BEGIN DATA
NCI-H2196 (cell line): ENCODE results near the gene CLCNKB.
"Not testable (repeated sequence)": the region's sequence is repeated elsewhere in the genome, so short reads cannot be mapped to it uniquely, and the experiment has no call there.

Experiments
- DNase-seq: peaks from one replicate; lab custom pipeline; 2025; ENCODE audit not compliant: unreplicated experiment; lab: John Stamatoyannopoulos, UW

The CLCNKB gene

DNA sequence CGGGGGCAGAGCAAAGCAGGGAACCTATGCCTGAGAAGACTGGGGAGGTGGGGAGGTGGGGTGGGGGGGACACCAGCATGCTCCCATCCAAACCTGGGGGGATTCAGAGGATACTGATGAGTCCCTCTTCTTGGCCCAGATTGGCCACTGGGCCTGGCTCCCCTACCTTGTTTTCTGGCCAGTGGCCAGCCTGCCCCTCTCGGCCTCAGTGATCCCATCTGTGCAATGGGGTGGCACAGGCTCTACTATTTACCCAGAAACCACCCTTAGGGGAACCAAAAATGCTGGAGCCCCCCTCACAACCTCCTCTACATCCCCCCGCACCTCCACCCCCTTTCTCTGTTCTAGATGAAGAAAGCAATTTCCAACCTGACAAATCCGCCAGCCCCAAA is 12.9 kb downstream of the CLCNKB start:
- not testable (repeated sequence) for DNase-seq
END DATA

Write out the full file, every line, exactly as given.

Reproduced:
NCI-H2196 (cell line): ENCODE results near the gene CLCNKB.
"Not testable (repeated sequence)": the region's sequence is repeated elsewhere in the genome, so short reads cannot be mapped to it uniquely, and the experiment has no call there.

Experiments
- DNase-seq: peaks from one replicate; lab custom pipeline; 2025; ENCODE audit not compliant: unreplicated experiment; lab: John Stamatoyannopoulos, UW

The CLCNKB gene

DNA sequence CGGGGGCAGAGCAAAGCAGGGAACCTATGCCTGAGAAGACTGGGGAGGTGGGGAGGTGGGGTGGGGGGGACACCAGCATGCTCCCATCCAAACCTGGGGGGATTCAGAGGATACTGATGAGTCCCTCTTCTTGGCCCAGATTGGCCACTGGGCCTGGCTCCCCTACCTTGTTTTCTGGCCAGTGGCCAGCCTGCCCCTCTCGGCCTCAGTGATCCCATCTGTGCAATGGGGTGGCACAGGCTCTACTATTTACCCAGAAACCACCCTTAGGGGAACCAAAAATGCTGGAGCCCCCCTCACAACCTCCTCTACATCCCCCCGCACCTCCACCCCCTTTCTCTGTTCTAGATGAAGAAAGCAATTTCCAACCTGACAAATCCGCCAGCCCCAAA is 12.9 kb downstream of the CLCNKB start:
- not testable (repeated sequence) for DNase-seq